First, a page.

But it didn’t necessarily generate tons of competition among buyers. “We’re talking about fairly big numbers—the property was listed for US$31.5 million,” Barth says. “I’d love to have a waiting list for a home like that, but it’s not the reality of the market. But there’s no doubt its provenance helped in terms of visibility and marketing, which leads to a situation where it’s easier to sell.” 

Does Discretion Help?

Being thoughtful and strategic about how a home’s provenance is advertised is key to the high visibility that can lead to a successful sale. Often, agents find it’s more effective to be discreet about a celebrity connection, rather than tout it upfront. 

For the Kennedy villa, for instance, Barth notes that there was nothing on the listing page that referenced JFK’s time at the property. 

"When we were contacted through digital marketing, we would send an expanded brochure, which included some photographs of JFK’s family, and JFK playing in the garden when he was a child,” he says.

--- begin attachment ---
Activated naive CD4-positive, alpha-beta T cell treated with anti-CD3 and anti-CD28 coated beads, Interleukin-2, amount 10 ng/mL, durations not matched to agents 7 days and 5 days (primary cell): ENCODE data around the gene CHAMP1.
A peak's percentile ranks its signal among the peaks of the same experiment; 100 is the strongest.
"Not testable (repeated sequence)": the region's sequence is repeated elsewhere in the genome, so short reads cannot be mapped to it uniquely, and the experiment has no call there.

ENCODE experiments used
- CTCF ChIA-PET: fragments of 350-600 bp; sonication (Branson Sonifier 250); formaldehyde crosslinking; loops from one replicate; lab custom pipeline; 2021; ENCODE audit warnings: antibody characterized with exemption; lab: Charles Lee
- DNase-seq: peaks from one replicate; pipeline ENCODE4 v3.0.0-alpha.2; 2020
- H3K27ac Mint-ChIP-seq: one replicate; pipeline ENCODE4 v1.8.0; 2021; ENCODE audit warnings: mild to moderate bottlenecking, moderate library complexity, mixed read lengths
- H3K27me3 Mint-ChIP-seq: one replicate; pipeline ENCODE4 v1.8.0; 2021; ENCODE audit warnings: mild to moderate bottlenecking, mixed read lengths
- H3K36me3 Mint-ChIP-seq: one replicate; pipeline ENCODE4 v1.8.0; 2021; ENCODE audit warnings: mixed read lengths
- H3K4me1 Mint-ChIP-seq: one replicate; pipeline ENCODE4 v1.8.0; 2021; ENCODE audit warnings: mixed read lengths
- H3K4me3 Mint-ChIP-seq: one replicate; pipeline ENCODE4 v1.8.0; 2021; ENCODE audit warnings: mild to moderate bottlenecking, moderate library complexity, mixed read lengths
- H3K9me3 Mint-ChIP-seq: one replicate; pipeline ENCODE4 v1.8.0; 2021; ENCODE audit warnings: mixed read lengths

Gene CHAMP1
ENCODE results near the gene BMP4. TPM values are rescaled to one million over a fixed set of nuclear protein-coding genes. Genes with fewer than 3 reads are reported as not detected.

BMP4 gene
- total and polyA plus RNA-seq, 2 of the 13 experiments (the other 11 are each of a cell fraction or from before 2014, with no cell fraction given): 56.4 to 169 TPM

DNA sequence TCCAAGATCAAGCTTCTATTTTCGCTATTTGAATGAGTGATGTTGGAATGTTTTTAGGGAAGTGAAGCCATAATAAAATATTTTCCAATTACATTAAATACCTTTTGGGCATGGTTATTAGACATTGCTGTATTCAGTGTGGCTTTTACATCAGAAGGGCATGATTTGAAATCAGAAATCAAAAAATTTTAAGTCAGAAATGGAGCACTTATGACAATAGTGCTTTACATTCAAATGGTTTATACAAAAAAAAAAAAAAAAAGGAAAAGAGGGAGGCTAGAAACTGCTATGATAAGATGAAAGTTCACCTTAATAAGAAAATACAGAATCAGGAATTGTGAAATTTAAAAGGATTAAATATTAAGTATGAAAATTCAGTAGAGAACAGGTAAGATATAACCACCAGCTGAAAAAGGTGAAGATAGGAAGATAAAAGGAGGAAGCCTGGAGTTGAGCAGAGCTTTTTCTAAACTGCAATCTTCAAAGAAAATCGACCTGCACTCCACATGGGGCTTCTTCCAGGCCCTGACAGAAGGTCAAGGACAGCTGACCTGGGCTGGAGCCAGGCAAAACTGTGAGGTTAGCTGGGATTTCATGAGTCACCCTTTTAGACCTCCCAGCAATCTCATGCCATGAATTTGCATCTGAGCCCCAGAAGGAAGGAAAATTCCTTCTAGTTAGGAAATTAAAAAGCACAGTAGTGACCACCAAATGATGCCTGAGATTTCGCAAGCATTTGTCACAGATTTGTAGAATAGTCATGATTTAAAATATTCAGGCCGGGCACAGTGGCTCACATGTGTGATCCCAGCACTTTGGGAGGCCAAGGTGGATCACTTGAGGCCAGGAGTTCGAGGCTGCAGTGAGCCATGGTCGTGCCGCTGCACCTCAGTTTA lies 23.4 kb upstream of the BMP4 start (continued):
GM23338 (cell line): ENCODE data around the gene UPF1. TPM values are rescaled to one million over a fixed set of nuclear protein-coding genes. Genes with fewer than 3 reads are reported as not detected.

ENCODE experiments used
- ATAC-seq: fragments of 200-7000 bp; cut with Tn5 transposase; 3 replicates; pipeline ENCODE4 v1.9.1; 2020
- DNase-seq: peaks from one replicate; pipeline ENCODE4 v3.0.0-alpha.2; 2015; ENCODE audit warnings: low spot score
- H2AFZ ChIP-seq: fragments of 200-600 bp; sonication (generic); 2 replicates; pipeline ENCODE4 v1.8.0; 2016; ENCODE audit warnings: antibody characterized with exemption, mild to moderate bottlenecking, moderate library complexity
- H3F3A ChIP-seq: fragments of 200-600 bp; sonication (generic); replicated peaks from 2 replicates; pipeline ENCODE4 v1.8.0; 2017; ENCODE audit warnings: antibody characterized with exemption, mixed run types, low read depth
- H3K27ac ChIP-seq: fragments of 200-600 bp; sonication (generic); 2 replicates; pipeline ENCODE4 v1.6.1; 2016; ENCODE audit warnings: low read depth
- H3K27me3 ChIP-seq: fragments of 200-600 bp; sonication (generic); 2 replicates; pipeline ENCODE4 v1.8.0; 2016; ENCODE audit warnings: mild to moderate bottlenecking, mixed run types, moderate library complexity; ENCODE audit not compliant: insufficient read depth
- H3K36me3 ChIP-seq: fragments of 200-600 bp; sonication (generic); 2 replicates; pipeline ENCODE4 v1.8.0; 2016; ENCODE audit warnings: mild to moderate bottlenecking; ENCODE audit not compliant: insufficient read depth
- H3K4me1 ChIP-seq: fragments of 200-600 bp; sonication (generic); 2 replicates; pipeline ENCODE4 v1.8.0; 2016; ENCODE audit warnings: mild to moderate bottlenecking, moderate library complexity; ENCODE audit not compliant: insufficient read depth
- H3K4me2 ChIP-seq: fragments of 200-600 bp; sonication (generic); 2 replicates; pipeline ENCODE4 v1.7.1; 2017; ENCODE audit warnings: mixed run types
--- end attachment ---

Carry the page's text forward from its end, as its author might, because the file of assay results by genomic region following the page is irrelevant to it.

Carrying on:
“These were meant to be informative, and help emphasize the history of the property.” 

And in some cases, a famous homeowner does not want to be mentioned at all in promotional materials. But even then, provenance can play a role. 

“We had a property where the owner preferred to keep the sale private,” Siegenthaler says. “We didn’t have that promotional aspect to help us. But the owner, a fashion designer, had lent a sense of style and quality to the property, so provenance in that case did help dictate the valuation.”